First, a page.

Minding your bees and butterflies

In Newsletter Editorial4 MinutesBy Gavin MyersJuly 2, 2021

Admittedly, I don’t know much about the fair town of Nelson. I’ve been there once, and it seemed to be in an all right state – as it should be, considering its council has found the time and money to ‘beautify’ a residential street with picnic tables and bees and butterflies painted on the road.

When you’re concerned with that sort of thing, you must be doing all right in every other area of running a successful city…

Two days ago, Stuff reported: “Tipahi Street in Nelson’s south is part of the Waka Kotahi NZ Transport Agency Streets for People project, seeing bright artwork on the road, picnic tables, speed humps, increased signage and thin tubular bollards used as an initiative to improve safety.”

The project, we’re told, is a nationwide fund that aims “to support communities to shape their towns and streets in ways that allow more people to move around safely and create interesting spaces for people to enjoy”.

When you’re concerned with that sort of thing, you must be doing all right in every other area of running a successful roads and transport agency…

There are so many issues to unpack here that I’m not exactly sure where to start. And the dumbfoundedness gets worse when you look at the pictures of the finished product.

The first question is, why on earth is the agency fronting money for such projects when main arterial routes in the wider area are falling apart? Stuff reports Waka Kotahi funded 90% of the trial costs, with the council contributing $77,000 to the changes. By our maths, that puts the total bill at around $750,000. Speedhumps, signage and bollards are fair enough, but even with some paint on the road and a picnic table, that seems absurd.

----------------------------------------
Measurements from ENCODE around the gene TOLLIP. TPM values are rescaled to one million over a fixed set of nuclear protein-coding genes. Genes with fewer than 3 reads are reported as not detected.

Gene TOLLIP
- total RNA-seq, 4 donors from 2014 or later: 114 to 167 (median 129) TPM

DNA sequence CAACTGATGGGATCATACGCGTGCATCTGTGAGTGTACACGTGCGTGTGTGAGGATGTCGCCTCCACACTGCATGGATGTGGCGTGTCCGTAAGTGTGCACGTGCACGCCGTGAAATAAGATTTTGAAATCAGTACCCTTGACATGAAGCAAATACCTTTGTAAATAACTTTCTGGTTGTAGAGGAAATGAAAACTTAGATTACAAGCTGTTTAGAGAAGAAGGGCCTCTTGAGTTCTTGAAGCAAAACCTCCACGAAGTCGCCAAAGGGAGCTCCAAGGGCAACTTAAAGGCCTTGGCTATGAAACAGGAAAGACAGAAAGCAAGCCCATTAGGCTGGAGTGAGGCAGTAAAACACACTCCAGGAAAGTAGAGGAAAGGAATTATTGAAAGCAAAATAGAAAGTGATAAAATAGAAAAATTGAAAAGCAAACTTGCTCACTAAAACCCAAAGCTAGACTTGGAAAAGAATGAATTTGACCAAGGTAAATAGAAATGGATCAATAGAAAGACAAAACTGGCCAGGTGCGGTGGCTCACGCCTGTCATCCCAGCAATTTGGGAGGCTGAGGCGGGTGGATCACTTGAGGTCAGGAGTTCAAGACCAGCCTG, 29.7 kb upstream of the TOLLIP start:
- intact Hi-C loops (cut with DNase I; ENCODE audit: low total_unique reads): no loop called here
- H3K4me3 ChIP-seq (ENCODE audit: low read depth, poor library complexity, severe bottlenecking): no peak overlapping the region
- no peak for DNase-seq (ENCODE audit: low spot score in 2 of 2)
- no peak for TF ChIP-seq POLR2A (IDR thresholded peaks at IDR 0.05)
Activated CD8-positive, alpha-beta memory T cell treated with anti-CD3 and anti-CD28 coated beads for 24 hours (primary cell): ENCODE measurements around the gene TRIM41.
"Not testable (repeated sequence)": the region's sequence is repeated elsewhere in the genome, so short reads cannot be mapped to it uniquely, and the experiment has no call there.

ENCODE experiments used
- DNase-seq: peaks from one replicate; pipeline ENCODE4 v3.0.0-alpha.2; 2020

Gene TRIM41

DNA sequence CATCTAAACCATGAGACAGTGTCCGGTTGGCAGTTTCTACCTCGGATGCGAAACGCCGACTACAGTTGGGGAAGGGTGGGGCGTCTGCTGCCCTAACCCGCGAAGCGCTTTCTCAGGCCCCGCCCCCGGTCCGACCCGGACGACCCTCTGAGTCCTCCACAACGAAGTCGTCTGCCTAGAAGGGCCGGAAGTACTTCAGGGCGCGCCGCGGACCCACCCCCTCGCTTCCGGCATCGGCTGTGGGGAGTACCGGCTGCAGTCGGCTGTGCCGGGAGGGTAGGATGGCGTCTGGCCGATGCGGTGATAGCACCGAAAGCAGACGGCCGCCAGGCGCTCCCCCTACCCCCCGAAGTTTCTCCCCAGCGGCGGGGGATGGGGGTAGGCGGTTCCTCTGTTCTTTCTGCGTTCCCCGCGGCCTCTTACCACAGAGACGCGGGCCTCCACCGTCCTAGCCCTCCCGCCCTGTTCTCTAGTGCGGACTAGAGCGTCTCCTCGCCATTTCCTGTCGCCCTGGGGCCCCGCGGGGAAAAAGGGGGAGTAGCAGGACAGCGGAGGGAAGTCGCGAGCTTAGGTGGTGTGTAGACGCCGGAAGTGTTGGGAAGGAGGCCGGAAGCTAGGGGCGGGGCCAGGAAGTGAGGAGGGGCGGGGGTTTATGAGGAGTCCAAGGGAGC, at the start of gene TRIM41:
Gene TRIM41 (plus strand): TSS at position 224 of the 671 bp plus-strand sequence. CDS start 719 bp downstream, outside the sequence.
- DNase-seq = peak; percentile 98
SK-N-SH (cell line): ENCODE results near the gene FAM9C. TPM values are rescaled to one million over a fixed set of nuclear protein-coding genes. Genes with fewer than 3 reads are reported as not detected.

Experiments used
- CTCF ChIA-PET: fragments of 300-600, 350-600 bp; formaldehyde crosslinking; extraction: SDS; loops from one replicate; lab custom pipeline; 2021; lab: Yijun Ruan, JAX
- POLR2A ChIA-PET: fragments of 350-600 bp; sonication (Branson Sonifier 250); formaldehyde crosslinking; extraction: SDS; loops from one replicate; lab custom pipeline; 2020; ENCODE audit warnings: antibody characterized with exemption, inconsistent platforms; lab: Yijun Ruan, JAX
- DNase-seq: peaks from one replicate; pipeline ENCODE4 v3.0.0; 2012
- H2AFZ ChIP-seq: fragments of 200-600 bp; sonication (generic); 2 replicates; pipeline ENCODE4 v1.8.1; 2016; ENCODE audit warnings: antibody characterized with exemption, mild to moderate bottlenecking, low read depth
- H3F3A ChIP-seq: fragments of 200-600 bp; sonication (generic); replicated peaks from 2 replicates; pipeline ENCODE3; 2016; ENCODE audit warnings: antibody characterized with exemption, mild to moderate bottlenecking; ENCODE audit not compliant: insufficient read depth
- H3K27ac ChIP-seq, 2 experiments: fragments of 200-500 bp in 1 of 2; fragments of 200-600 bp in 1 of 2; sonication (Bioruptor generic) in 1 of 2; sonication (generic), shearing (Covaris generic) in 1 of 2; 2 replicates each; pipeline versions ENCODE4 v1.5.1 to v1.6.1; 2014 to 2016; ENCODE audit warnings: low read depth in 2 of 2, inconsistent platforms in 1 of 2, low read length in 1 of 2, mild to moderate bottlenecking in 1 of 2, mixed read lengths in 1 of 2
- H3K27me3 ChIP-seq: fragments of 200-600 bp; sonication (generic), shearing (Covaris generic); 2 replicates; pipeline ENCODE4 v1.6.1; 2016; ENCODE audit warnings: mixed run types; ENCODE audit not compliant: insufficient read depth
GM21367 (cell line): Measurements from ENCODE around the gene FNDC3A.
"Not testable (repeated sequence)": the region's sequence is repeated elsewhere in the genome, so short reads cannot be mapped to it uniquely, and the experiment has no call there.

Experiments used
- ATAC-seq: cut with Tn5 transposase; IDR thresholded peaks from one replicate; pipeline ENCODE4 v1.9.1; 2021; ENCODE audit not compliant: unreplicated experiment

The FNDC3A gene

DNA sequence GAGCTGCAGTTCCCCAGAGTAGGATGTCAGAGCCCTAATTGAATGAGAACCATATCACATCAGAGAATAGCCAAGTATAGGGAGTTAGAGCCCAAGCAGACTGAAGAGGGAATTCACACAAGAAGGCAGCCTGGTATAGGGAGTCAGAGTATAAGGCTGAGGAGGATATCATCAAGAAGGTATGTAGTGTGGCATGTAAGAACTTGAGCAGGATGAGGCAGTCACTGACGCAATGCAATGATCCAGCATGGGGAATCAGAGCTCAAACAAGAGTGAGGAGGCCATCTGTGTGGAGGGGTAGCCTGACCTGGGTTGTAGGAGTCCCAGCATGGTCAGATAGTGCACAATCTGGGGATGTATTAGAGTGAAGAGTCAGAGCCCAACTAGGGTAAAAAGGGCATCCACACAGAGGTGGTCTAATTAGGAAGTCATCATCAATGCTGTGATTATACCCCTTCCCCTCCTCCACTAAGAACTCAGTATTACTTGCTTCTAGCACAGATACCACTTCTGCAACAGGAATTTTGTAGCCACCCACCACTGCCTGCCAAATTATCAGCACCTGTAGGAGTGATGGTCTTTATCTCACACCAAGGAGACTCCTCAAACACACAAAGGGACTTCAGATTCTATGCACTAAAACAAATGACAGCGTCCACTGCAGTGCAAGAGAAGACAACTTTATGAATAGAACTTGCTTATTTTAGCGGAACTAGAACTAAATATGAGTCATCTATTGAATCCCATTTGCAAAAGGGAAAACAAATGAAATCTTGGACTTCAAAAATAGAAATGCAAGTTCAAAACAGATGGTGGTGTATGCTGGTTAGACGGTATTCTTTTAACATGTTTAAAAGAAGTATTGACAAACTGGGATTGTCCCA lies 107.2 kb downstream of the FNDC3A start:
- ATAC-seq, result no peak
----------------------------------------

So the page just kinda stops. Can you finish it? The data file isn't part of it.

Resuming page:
Then there’s the question of how painting a road with colourful bees and butterflies, joined by distracting broken white lines – of all things – can even be permissible. Correct me if I’m wrong, but surely strict regulations dictate the road markings of New Zealand? And surely the NZTA – of all entities – is aware of them? I only have the pre-Covid-induced-mindlessness 2019 issue road code at hand, so maybe the section on road markings has been updated to include bees and butterflies?

In all honesty, my first reaction when reading about all this was that, more than anything else, it’s a dangerous distraction. Neither drivers nor pedestrians should be distracted by such things when using the road. And exactly what paint has been used? There’s more than a chance that when it’s endured a bit of grease and grime and rain starts to fall, someone will skid off the road. Given the artwork takes pride of place on a bend in the road, it’s almost a sure bet. Watch how quickly it all disappears after the first crash happens.

By all accounts, the locals aren’t too pleased either. Says Stuff: “But some locals say the recent additions are an eyesore and do more harm than good.”

Of course, anyone with a modicum of common sense will know what this boils down to – a bit of frivolity to make pretty over here and distract from serious splitting seams over there.

Window-dressing at its best.

Take care out there (and mind the butterflies).

Gavin Myers
Assistant editor